Bioremediation of diesel contaminated soils : an investigation into the effects of biosurfactant and organic matter amendments
The aim of this study was to investigate the effects of biosurfactants and organic matter amendments on the bioremediation of diesel contaminated soil. Two strains of Pseudomonas aeruginosa with the ability to produce biosurfactant were isolated from a water and soil sample in Co. Sligo. The first strain, Isolate A, produced a biosurfactant which contained four rhamnose containing compounds, when grown in proteose peptone glucose ammonium salts medium with glucose as the carbon source. Two of the components were identified as rhamnolipid 1 and 2 whilst the other two components were unidentified. The second strain, Isolate GO, when grown in similar conditions produced a biosurfactant which contained only rhamnolipid 2. The type of aeration system used had a significant effect on the abiotic removal of diesel from soil. Forced aeration at a rate of 120L 02/kg soil/ hour resulted in the greatest removal. Over a 112 day incubation period this type o f aeration resulted in the removal o f 48% o f total hexane extractable material. In relation to bioremediation of the diesel contaminated sandy soil, amending the soil with two inorganic nutrients, KH2PO4 and NÜ4N03, significantly enhanced the removal of diesel, especially the «- alkanes, when compared to an unamended control. The biosurfactant from Isolate A and a biosurfactant produced by Pseudomonas aeruginosa NCIMB 8628 (a known biosurfactant producer), when applied at a concentration of three times their critical micelle concentration, had a neutral effect on the biodégradation o f diesel contaminated sandy soil, even in the presence o f inorganic nutrients. It was deduced that the main reason for this neutral effect was because they were both readily biodegraded by the indigenous microorganisms. The most significant removal of diesel occurred when the soils were amended with two organic materials plus the inorganic nutrients. Amendment of the diesel contaminated soil with spent brewery grain (SBG) removed significantly more diesel than amendment with dried molassed sugar beet pulp (DMSBP). After a 108 day incubation period, amendment of the diesel contaminated soil with DMSBP plus inorganic nutrients and SBG plus inorganic nutrients resulted in 72 and 89% removal of diesel range organics (DRO), in comparison to 41% removal of DRO in an inorganic nutrient amended control. The first order kinetic model described the degradation of the different diesel components with high correlation and was used to calculate Vi lives. The V2 life, of the total «-alkanes in the diesel was reduced from 40 days in the control to 8.5 and 5.1 days in the presence of DMSBP and SBG, respectively. The V2 life o f the unresolved complex mixture (UCM) in the diesel contaminated soil was also significantly reduced in the presence o f the two organics. DMSBP and SBG addition reduced UCM V2 life to 86 and 43 days, respectively, compared to 153 days in the control. The component of diesel whose removal was enhanced the greatest through the organic material amendments was the isoprenoid, pristane, a compound which until recently was thought to be nonbiodegradable and was used as an inert biomarker in oil degradation studies. The V2 life of pristane was reduced from 533 days in the nutrient amended control to 49.5 and 19.5 days in DMSBP and SBG amended soils. These results indicate that the addition o f the DMSBP and SBG to diesel contaminated soil stimulated diesel biodégradation, probably by enhancing the indigenous diesel degrading microbial population to degrade diesel hydrocarbons, whilst the addition o f biosurfactants had no enhanced effect on the bioremediation process.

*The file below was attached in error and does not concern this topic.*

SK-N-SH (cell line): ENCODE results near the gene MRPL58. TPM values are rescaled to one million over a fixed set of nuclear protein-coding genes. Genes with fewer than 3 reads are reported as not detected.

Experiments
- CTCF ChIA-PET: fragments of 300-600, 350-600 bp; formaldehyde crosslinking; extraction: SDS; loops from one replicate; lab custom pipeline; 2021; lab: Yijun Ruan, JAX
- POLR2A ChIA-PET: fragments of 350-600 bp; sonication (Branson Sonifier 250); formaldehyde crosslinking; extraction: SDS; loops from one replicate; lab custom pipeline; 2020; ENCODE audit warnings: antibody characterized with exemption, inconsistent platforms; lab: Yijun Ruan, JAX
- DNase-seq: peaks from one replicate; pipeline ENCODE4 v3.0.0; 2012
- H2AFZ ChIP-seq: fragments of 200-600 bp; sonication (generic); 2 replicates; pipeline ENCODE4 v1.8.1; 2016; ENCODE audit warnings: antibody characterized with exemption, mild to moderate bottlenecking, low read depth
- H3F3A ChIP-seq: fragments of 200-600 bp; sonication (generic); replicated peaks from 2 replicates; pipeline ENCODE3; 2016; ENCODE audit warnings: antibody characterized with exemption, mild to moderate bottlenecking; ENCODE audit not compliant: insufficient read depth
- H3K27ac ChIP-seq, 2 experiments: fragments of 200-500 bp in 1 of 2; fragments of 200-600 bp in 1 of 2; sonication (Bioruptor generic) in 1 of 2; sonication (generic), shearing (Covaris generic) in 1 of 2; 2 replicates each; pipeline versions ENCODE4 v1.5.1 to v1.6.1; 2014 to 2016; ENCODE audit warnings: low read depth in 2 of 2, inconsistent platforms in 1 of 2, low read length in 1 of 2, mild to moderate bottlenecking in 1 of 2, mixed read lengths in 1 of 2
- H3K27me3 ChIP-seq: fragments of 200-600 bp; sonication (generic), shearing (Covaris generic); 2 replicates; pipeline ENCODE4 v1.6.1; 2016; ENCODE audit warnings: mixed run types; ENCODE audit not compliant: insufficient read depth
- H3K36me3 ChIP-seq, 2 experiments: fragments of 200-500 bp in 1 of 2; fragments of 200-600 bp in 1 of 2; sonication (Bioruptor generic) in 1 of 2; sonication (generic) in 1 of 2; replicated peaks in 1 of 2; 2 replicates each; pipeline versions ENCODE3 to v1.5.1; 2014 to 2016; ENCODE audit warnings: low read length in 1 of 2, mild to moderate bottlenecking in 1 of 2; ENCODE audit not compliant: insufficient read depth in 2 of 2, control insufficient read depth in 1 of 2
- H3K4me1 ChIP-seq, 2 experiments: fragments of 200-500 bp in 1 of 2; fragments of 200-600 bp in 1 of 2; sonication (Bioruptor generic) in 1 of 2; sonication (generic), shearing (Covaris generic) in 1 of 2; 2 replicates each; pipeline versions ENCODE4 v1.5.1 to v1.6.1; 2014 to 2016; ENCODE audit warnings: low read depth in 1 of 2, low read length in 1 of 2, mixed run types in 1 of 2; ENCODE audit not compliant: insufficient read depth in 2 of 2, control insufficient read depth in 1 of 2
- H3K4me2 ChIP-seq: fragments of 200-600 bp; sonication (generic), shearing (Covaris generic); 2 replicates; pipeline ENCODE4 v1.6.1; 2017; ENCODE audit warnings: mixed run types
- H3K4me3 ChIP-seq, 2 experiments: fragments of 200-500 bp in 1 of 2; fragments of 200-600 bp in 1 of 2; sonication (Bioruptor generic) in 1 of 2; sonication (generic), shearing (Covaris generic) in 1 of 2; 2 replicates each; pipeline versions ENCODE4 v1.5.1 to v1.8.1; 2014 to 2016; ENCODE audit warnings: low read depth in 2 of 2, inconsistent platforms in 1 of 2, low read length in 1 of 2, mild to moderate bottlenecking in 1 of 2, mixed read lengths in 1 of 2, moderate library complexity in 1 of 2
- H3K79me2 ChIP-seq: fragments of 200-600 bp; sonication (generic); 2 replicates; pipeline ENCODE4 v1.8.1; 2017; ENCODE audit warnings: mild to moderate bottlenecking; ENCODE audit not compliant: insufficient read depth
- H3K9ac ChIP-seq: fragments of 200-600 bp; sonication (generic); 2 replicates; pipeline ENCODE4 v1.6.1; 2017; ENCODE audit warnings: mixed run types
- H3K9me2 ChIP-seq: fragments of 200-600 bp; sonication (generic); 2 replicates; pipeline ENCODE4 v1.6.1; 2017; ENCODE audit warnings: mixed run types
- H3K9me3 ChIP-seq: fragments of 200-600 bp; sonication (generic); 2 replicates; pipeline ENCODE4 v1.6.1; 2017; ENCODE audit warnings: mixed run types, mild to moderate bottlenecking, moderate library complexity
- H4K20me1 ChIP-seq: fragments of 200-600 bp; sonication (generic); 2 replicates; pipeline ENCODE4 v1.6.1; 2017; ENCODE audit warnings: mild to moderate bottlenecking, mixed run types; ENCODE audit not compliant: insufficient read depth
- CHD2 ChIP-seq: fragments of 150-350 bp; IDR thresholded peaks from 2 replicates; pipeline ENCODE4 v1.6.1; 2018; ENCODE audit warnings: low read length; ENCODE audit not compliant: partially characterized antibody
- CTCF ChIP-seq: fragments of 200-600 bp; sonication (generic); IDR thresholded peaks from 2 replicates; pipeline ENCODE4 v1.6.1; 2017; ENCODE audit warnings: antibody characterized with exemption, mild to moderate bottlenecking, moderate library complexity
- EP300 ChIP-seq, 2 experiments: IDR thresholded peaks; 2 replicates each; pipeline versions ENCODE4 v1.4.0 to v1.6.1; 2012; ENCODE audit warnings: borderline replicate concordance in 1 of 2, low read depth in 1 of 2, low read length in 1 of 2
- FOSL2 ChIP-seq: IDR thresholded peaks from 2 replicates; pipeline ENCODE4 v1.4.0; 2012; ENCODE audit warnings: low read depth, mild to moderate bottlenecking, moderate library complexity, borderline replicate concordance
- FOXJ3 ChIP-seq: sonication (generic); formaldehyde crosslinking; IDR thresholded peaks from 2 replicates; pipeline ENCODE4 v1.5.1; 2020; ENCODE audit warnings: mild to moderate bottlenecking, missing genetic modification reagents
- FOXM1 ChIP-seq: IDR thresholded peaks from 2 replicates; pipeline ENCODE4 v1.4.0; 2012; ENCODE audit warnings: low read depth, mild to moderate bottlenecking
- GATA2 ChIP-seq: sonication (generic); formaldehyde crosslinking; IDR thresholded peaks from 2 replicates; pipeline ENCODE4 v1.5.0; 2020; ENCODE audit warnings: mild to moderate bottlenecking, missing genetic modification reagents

- Theses - Science ITS 
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